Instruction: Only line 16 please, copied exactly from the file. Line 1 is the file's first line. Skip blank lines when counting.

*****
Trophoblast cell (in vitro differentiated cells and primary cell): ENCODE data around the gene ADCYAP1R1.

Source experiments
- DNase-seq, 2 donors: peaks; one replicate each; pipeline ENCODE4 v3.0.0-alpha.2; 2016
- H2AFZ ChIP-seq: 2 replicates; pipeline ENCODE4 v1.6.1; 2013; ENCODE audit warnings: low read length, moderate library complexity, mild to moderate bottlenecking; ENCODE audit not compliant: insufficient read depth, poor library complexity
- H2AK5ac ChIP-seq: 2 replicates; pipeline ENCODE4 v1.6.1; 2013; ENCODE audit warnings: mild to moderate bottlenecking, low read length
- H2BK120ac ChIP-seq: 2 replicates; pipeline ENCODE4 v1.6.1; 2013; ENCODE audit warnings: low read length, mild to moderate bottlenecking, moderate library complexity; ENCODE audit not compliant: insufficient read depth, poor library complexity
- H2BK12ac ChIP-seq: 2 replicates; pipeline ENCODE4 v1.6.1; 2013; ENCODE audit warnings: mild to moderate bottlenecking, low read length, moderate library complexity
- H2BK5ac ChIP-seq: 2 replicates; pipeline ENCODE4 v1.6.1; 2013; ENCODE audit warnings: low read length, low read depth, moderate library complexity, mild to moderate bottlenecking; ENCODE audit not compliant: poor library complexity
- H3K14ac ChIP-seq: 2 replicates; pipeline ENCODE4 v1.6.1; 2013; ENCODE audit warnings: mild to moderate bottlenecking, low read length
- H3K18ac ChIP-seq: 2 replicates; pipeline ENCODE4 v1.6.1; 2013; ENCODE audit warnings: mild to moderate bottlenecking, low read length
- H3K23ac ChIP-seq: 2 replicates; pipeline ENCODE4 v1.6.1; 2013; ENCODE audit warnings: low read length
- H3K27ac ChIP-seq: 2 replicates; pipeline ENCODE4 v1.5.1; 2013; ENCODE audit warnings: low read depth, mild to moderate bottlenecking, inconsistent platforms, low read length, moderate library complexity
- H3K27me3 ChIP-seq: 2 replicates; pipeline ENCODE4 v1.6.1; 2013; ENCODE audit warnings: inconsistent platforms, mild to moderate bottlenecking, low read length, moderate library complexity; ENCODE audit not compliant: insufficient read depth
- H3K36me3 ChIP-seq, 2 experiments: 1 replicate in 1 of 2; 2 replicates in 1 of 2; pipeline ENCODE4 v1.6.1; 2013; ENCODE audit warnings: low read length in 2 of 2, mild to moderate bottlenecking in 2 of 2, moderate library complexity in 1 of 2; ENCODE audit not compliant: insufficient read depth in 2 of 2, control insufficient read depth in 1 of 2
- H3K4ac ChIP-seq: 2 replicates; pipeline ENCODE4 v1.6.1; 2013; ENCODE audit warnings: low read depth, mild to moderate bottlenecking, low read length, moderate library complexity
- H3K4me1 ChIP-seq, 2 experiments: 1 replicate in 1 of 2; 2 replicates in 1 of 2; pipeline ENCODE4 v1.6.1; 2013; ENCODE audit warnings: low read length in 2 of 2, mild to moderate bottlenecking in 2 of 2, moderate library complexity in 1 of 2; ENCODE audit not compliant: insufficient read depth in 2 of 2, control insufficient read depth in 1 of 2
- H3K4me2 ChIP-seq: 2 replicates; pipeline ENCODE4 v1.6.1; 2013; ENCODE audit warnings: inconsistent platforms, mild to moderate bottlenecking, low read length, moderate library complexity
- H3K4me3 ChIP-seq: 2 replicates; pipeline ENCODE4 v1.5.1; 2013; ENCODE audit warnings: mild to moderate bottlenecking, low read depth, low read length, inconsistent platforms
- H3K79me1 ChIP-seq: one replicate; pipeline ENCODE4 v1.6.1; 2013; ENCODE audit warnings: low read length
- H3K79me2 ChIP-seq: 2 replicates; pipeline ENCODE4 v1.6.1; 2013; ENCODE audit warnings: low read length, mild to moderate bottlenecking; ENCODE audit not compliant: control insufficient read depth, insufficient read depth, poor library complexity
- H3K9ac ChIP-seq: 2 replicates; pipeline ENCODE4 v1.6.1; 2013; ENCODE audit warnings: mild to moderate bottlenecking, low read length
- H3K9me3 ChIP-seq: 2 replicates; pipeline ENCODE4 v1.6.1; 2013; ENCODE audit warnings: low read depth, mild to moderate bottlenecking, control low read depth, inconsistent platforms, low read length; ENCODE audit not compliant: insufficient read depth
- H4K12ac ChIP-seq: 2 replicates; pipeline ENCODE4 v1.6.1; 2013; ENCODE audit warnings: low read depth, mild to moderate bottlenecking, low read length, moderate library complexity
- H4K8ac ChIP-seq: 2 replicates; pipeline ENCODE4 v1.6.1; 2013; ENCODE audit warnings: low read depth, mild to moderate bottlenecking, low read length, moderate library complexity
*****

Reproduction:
- H3K4me1 ChIP-seq, 2 experiments: 1 replicate in 1 of 2; 2 replicates in 1 of 2; pipeline ENCODE4 v1.6.1; 2013; ENCODE audit warnings: low read length in 2 of 2, mild to moderate bottlenecking in 2 of 2, moderate library complexity in 1 of 2; ENCODE audit not compliant: insufficient read depth in 2 of 2, control insufficient read depth in 1 of 2